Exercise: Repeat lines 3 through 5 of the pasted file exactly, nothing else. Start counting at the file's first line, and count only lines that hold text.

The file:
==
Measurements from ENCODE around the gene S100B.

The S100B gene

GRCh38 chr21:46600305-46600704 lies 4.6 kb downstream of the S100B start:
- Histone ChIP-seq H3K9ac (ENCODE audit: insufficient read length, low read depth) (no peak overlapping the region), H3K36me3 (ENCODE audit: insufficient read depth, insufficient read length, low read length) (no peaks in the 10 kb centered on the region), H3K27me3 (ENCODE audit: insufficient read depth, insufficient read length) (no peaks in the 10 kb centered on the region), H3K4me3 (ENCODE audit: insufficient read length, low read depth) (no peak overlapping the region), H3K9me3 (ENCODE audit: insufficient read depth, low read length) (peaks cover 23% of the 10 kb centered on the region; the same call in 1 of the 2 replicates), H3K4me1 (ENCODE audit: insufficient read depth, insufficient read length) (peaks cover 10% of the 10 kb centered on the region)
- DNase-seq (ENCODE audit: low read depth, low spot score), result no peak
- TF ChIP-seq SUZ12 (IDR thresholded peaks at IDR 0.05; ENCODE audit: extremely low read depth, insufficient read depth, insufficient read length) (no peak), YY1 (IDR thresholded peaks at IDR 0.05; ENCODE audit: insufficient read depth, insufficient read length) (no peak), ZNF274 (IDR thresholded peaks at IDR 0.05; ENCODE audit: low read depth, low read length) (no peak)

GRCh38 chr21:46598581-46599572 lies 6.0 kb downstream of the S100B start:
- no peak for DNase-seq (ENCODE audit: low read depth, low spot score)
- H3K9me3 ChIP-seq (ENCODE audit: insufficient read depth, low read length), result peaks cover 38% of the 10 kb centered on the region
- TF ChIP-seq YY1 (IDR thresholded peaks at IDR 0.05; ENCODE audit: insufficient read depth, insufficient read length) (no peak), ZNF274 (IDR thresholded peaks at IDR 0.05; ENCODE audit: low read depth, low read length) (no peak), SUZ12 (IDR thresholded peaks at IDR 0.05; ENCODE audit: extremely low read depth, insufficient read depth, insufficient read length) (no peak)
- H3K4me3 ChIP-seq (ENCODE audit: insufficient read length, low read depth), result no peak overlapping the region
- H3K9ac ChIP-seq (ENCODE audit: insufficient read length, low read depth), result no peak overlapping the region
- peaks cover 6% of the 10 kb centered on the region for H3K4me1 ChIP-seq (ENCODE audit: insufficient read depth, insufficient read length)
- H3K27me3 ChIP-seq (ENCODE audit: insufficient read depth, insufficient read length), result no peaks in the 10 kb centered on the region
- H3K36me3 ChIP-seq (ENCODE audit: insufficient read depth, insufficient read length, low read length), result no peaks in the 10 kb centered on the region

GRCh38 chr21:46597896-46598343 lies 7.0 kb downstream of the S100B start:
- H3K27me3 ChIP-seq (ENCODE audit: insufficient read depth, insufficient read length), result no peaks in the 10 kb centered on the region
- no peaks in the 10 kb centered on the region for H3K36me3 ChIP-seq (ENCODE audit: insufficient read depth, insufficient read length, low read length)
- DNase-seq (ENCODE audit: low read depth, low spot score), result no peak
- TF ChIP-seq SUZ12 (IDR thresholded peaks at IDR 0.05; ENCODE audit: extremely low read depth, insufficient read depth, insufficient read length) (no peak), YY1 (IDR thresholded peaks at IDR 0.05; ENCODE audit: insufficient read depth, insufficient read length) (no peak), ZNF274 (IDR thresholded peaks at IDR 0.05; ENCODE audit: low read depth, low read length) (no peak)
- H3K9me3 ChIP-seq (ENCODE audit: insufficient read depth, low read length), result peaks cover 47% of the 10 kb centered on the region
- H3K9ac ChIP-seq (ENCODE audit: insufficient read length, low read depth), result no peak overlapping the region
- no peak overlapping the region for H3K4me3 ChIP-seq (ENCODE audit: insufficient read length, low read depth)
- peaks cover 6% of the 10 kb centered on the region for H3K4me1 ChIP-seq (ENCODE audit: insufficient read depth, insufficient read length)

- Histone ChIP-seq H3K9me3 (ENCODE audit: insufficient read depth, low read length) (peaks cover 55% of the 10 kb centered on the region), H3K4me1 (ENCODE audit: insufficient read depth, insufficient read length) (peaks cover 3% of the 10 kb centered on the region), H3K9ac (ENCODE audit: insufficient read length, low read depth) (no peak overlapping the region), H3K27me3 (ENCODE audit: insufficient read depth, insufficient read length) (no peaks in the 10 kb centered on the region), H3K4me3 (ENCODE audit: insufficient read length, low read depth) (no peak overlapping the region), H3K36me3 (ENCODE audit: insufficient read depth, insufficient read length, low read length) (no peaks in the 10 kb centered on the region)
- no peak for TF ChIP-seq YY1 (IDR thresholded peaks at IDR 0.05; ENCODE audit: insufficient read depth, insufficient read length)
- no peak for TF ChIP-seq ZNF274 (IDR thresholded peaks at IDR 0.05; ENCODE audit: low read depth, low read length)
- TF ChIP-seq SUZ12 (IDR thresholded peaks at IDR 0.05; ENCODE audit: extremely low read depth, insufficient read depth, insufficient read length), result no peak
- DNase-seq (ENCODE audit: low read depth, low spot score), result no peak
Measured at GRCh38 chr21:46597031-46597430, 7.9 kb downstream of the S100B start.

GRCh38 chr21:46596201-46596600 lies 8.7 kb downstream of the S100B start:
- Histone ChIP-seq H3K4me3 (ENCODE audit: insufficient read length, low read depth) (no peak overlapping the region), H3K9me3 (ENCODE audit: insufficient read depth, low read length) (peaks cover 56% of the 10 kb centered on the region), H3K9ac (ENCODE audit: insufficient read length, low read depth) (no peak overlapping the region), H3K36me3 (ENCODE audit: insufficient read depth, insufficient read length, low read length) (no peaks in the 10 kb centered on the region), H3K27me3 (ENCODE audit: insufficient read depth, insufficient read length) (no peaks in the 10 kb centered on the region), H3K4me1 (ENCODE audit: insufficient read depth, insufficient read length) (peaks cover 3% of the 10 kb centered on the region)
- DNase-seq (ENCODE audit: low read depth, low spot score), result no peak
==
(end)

GRCh38 chr21:46600305-46600704 lies 4.6 kb downstream of the S100B start:
- Histone ChIP-seq H3K9ac (ENCODE audit: insufficient read length, low read depth) (no peak overlapping the region), H3K36me3 (ENCODE audit: insufficient read depth, insufficient read length, low read length) (no peaks in the 10 kb centered on the region), H3K27me3 (ENCODE audit: insufficient read depth, insufficient read length) (no peaks in the 10 kb centered on the region), H3K4me3 (ENCODE audit: insufficient read length, low read depth) (no peak overlapping the region), H3K9me3 (ENCODE audit: insufficient read depth, low read length) (peaks cover 23% of the 10 kb centered on the region; the same call in 1 of the 2 replicates), H3K4me1 (ENCODE audit: insufficient read depth, insufficient read length) (peaks cover 10% of the 10 kb centered on the region)
- DNase-seq (ENCODE audit: low read depth, low spot score), result no peak